But in this case, I’m going to build the chain, starting from 34 and moving back to the front:

let list = new Element(34);
list = new Element(21, list);
list = new Element(13, list);
list = new Element(8, list);
list = new Element(5, list);
list = new Element(3, list);
list = new Element(2, list);
list = new Element(1, list);
list = new Element(1, list);

This can (and should be!) written in a friendlier way, but that won’t get us any closer to where we’re going, so I’m going to leave all the raw parts here for you to see.

First of all, you can see that the final element in the chain has nothing following it, so this is left as the default, which is just null. You’ll also see that I’m using a list variable to hold the start of the list all the time. So the list variable keeps shifting to the most recent start of the list. Each time a new element is added to the start of the list, then the existing list value is used for the remainder of the list, and then the list variable is updated to refer to the new start.

I keep referring to "the list" and "the rest of the list". Traditionally, the beginning of a linked list is called the head, and the remaining list is called the tail. Note that both the head and the tail are both valid lists, and that the tail list is always 1 shorter than the list that starts at the associated head.

What does the resulting structure look like? Is it as we expect?

  Element {
    value: 1,
    next: Element { value: 1, next: Element { value: 2, next: [Object] } } }

It seems to be, but the nested data gets cut off quickly, so let’s build a function that creates a more readable string.

Linked lists are ideal for being processed with recursive functions. I remember when recursion was first shown to me. I followed what was being said easily enough, but every time I tried to write something recursive I always struggled. I just wasn’t getting it. But these days I take recursive functions for granted. So it is possible to learn them! Really.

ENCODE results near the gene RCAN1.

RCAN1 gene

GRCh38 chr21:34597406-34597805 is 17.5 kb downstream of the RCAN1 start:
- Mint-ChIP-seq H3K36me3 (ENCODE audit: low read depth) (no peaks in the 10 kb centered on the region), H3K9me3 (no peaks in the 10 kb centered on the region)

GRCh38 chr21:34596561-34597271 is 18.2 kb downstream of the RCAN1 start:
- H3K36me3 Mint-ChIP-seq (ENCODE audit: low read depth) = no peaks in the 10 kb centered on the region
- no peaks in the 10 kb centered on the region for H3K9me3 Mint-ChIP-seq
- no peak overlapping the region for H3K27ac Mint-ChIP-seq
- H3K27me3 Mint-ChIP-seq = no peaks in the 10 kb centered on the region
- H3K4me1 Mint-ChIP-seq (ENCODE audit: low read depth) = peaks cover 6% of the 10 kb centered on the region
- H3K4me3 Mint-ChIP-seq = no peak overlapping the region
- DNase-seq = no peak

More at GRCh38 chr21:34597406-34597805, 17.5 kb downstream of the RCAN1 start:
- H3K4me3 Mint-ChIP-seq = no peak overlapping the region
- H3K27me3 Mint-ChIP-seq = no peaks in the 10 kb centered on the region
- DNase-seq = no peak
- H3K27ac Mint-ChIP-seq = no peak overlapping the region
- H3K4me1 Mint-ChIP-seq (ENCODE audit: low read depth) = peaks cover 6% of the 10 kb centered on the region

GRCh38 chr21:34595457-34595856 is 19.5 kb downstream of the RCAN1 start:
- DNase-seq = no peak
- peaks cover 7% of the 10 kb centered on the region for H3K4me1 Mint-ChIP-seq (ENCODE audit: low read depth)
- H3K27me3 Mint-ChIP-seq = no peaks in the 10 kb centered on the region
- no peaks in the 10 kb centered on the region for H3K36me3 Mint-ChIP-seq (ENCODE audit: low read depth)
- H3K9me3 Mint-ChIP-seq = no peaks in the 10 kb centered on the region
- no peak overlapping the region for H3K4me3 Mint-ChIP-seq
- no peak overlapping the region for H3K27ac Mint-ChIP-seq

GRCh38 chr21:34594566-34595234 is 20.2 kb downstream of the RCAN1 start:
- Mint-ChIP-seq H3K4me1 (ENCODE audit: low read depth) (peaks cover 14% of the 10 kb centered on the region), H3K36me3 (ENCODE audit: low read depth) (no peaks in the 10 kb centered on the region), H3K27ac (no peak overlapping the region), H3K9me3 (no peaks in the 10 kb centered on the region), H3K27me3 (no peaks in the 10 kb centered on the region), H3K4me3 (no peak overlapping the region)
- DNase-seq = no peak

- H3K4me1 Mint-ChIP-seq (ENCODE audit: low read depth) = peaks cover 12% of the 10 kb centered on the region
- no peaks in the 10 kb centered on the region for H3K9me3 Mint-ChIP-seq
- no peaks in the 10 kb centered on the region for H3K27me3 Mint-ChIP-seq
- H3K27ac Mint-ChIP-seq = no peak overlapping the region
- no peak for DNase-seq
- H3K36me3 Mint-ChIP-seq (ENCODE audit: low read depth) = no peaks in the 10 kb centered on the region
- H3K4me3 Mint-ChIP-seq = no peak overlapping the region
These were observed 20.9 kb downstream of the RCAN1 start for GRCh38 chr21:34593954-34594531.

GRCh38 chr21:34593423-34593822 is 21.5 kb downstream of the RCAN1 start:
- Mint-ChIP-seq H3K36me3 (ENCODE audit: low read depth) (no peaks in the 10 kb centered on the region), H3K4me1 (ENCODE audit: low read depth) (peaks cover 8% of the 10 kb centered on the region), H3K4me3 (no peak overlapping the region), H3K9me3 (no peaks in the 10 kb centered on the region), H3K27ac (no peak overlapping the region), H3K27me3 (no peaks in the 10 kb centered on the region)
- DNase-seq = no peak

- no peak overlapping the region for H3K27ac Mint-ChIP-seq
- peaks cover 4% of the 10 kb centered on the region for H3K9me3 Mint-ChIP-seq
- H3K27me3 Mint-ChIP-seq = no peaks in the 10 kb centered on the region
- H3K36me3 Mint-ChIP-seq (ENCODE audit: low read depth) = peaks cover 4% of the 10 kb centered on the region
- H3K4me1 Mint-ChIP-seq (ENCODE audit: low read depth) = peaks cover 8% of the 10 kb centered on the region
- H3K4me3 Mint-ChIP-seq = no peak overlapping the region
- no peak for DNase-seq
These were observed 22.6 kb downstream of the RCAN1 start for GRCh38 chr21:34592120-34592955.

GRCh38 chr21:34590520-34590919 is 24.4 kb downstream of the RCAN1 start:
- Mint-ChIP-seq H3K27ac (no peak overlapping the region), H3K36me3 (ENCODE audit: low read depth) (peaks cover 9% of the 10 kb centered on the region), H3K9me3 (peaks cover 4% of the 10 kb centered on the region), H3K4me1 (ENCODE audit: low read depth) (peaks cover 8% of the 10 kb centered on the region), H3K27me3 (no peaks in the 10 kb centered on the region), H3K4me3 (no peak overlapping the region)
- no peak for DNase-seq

Meanwhile, if I gloss over concepts like that, then I apologize. Ask me for clarification.

For linked lists, a recursive function generally falls into a standard pattern:

  • Do something with the first element of the list.
  • If there is a tail, then call the function again on that tail.

In this case, the operations are short enough:

  • Look at the start of the list and return what’s there.
  • If there is no more list, then that’s it.
  • But if there is more list, then add a comma and then add on... the same thing again for the rest of the list:
    function listString(element) {
      if (element.next === null) return element.value;
      else return element.value + ', ' + listString(element.next);
    }

    listString(list)
    '1, 1, 2, 3, 5, 8, 13, 21, 34'

Which is what we expected, so we know the structure is working.

There are lots of things that can be done with linked lists. We can fill them from arrays, or pull them back out into arrays. We can insert extra numbers into the middle, we can remove elements, we can reverse them, we can process each element in turn… the possibilities go on. Many of these operations are quite important in contexts where we want to update structures, but this discussion will be focusing on structures that are rarely updated, so we can leave that for another time.

Instead, we are looking at how these structures may be represented in storage. To do that, the next article will consider how this linked list structure might look in an older language, like C.

On to Part 3.